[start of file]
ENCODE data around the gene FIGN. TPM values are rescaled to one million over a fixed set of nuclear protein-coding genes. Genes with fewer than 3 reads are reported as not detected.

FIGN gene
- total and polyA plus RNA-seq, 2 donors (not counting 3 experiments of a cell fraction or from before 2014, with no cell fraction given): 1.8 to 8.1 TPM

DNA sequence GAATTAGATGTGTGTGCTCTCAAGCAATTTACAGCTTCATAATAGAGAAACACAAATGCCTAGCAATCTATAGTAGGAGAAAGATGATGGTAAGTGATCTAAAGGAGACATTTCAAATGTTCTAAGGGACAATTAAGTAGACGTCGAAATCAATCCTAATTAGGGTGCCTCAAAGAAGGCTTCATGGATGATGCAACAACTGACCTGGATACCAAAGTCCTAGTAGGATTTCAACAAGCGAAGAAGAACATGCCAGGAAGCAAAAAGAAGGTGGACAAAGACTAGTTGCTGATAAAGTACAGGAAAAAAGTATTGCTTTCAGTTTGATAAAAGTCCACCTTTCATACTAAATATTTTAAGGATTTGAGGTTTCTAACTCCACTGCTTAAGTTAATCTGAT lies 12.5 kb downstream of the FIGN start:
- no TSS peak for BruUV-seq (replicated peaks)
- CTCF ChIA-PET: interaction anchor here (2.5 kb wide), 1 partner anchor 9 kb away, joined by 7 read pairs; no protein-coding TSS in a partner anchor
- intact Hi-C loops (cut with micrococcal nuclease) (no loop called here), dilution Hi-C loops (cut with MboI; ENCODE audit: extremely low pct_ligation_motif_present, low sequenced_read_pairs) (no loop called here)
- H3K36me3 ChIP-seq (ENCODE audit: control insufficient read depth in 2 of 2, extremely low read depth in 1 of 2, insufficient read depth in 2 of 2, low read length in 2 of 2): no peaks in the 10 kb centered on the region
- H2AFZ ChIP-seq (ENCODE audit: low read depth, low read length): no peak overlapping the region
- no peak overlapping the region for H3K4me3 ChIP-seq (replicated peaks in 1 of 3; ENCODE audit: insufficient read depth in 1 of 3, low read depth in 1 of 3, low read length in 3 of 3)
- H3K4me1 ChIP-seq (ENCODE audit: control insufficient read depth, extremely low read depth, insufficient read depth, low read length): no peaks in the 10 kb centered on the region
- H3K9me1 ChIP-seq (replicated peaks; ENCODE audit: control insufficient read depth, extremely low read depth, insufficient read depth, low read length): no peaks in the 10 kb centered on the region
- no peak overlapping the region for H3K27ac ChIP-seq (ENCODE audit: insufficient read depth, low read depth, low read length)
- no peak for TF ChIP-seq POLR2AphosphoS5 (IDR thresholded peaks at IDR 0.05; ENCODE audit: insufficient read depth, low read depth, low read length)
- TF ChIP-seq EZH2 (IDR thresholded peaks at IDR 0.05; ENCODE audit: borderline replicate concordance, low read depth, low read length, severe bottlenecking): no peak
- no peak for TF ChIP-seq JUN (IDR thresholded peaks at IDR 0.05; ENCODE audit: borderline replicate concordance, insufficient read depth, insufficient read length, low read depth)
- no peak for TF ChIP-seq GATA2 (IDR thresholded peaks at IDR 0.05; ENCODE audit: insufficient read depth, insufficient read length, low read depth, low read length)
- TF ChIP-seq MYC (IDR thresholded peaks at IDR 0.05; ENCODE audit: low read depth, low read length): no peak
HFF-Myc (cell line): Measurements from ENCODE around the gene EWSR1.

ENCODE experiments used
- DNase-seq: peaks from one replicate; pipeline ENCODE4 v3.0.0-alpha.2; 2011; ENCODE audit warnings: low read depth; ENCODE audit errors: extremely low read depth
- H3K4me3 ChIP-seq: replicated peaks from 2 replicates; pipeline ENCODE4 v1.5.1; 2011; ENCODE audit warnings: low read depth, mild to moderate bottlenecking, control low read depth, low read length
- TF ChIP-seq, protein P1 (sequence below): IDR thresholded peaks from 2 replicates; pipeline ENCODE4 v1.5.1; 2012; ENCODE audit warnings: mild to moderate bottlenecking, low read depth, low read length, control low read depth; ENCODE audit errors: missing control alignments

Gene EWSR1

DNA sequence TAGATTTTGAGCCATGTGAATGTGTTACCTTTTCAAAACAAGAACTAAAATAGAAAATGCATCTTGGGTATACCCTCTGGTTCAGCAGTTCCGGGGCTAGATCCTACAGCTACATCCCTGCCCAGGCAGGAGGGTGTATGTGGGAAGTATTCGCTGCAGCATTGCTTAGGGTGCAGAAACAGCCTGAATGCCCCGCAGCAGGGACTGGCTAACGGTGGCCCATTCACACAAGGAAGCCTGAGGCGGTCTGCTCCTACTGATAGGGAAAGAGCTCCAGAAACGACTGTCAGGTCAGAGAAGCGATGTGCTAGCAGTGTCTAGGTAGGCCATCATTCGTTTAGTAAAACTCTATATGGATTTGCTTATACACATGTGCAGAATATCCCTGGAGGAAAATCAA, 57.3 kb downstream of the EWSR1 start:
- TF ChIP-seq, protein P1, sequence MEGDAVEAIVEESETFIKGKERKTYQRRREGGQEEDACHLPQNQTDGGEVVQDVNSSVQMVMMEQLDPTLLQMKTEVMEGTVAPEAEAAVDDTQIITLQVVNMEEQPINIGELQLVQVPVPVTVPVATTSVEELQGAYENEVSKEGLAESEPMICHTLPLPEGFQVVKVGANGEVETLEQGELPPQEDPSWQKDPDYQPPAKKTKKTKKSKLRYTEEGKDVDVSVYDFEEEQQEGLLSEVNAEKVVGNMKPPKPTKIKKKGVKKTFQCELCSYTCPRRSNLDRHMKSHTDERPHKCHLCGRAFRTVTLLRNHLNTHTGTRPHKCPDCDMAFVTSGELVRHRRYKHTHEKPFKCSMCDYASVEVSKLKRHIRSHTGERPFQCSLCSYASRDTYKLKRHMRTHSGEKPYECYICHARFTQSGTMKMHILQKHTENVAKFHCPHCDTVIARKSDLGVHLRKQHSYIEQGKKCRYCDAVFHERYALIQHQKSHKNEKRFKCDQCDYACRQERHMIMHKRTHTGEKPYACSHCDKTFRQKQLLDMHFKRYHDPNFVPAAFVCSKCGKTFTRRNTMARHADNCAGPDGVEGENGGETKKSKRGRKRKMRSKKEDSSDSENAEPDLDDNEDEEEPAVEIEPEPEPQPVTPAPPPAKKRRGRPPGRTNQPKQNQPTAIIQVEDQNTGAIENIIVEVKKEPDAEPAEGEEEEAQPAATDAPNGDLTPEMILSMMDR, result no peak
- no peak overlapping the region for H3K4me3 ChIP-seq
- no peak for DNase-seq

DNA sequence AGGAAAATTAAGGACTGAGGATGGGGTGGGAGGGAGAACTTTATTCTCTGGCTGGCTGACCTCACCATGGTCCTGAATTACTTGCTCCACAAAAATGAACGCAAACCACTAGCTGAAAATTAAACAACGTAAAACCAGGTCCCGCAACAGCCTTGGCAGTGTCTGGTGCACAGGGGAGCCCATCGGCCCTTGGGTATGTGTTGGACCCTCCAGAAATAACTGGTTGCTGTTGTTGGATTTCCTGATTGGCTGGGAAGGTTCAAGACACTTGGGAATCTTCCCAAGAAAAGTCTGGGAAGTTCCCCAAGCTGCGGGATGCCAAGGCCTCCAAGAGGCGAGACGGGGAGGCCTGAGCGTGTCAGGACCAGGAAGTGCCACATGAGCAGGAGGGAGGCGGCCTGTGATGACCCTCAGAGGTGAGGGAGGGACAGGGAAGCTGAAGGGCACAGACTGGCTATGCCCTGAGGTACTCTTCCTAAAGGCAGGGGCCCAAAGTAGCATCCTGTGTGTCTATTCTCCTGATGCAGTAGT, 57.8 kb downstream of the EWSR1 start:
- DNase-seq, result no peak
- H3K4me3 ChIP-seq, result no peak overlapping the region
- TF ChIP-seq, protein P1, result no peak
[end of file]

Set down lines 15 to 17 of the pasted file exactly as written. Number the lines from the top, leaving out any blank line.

- TF ChIP-seq EZH2 (IDR thresholded peaks at IDR 0.05; ENCODE audit: borderline replicate concordance, low read depth, low read length, severe bottlenecking): no peak
- no peak for TF ChIP-seq JUN (IDR thresholded peaks at IDR 0.05; ENCODE audit: borderline replicate concordance, insufficient read depth, insufficient read length, low read depth)
- no peak for TF ChIP-seq GATA2 (IDR thresholded peaks at IDR 0.05; ENCODE audit: insufficient read depth, insufficient read length, low read depth, low read length)